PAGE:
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The Usefulness of Biology, Seventh Edition

Sarah Gale's picture
   Reading textbooks, especially science textbooks that weigh more than a small child, can be quite tedious. My roommate’s biology book is no exception. While it works as a fine paperweight and mini-table, it also hosts a multitude of information, with such relevant topics as observation, diversity, scale, molecules, cells, the human body, genetics, ecology, evolution, matter and energy. Accompanying the text is a supplemental CD, called “The Student Media for Biology”, with chapter outlines, mini-activities, videos, games, quizzes, flash cards, and more condensed information at which you could shake a stick. Despite the width and breadth of the epic book, I found Biology to be a great resource for biology students (as well it should be, considering it’s hefty price and the measures my roommate took to avoid it). I was particularly impressed with the comprehensive layout and structure of the text.
   In the first section, aptly titled Exploring Life, the author focused on the basic concepts of science, with tidbits like, “the heart of science is inquiry”(Campbell and Reece 19) and that biology is a “discovery and hypothesis-based science”( Campbell and Reece 19). It was a very ordinary intro chapter, and the creators’ attempt to spice it up with nice photos and interesting asides were certainly commendable, but I preferred the more unconventional approach that we took in our course. Those first few days of class, when we struggled to define science and life and whether one equals the other, proved to be far more exciting that talking about how science and society connect through technology. Our class also differed from the book with the statements that “science cannot prove things to be true” and “science cannot tell you of what to be sure”, ideas that had not occurred to many of us. As far as I can tell, the book doesn’t take that approach to science, which is unfortunate.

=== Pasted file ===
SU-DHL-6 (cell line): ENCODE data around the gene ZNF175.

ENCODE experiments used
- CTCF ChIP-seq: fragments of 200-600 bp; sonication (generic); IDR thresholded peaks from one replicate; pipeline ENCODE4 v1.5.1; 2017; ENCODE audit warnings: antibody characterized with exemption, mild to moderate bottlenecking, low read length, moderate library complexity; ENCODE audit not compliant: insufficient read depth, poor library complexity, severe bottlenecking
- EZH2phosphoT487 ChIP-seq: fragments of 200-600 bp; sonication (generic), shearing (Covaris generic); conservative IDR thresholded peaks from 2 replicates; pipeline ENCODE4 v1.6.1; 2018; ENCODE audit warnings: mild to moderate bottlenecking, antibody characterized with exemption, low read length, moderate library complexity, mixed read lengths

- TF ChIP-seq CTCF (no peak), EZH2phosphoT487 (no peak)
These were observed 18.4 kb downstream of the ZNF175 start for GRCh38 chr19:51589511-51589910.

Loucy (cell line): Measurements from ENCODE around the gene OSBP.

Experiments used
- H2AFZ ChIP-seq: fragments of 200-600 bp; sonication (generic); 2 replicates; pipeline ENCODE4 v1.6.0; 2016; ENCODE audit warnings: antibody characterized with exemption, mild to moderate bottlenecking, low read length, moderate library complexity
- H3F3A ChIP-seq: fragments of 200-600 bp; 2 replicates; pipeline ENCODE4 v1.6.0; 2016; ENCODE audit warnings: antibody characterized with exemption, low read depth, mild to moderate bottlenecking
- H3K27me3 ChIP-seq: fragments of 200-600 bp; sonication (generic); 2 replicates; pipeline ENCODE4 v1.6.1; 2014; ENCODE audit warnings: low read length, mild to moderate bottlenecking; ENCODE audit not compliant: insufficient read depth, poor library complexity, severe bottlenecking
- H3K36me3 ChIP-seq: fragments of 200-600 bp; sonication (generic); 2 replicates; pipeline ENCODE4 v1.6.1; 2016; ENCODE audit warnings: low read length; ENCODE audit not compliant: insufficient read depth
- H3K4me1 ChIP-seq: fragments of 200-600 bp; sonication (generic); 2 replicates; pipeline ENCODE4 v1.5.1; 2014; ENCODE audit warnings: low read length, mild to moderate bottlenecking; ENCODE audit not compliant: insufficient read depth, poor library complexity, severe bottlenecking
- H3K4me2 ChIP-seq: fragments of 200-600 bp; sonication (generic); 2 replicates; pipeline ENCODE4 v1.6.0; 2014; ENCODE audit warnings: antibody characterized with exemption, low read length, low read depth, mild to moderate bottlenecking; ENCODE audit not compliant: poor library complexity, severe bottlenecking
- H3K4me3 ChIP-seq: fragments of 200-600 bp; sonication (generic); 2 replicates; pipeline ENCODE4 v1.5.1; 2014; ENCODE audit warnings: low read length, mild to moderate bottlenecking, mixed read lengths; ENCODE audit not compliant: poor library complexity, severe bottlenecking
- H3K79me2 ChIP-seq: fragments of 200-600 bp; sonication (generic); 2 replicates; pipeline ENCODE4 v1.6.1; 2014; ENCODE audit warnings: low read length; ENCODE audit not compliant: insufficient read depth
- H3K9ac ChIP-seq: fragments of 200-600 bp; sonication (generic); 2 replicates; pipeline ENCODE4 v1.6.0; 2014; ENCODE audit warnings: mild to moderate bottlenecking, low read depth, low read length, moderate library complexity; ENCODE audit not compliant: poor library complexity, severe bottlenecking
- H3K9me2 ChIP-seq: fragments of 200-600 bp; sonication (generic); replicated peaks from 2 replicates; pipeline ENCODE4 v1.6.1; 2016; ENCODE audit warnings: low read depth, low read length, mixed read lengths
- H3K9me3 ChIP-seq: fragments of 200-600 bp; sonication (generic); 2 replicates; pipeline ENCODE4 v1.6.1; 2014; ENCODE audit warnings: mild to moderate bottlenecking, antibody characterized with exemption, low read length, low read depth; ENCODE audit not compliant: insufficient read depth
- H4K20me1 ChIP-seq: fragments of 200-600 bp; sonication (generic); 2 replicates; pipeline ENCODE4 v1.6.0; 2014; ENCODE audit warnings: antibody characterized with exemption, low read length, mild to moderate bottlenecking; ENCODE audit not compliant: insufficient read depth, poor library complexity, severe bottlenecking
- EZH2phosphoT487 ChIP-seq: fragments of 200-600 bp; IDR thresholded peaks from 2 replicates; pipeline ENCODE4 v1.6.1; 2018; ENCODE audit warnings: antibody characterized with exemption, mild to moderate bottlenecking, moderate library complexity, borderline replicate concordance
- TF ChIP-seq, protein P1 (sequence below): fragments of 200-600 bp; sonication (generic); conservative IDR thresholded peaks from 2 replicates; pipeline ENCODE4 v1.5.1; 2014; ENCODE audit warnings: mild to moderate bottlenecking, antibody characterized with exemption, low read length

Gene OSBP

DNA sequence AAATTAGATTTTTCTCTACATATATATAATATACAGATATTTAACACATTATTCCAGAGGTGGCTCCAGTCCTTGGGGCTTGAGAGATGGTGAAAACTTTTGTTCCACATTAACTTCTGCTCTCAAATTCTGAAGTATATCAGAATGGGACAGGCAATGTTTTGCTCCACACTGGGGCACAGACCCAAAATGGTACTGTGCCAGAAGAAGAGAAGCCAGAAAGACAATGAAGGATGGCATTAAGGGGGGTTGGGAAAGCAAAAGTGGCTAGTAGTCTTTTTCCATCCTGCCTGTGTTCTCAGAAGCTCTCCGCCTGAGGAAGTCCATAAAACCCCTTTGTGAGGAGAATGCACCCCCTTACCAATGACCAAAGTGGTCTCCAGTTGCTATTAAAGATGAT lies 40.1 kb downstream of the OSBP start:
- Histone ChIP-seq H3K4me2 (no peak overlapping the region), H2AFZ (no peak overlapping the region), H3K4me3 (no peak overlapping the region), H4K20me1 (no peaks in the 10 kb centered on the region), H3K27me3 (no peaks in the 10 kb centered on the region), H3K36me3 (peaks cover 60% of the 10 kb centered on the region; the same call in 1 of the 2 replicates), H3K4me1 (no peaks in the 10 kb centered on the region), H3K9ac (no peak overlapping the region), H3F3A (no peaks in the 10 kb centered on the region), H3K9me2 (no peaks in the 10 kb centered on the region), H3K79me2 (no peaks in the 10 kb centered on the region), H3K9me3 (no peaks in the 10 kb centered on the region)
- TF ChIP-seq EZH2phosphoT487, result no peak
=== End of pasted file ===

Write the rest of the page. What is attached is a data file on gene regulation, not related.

Aesthetically, the book is rather engaging, and that helped to stave off boredom. The problem with many textbooks is that the amount of information necessary to learn is discouraging, like history or statistics books (on the whole, most textbooks are in need of some snappier formatting). But Biology is actually interesting. It’s chock-full of figures with both real and drawn pictures of animals and cells and people. The book also has experiments and interviews interlaced throughout the narrative to offer a more full-bodied learning experience. The use of bold-faced type for key words is beneficial because it helps to know what’s important (and if I’m reading a chapter at 1AM, it would be nice to see what I need to know.
   Each Unit (for which there are eight) has Chapters, and each Chapter has Concepts. What’s good about this layout is the clear organization. Paragraphs are nicely spaced, colors are bright, images are sharp. Everything is clearly labeled, and at the start of each chapter is a brief, bulleted summary of what’s to be expected. At the end of each concept, a small box titled Concept Check asks a few questions before the reader should move to the next concept. At the end of each chapter is a review section with a self-quiz, making study sessions that much orderly. While this system may sound somewhat boring, it is genuinely helpful. Without such a structure, reading it would be more of a chore than it already is.     
   Generally, Biology takes a linear science path, rather than the Biology Basic Concepts class, which prefers a “seriously loopy” method. This difference takes the class to places that the book does not. While reading the textbook isn’t too bad, being in class with videos and discussion and questions and tangents and people is better. Even though I did like the book, I didn’t find it necessary for this class, because A) we learn the concepts in class and B) no exams means no real need to make flash cards or memorize facts like the parts of a cell.


victor's picture

the usefullness of biology

this is great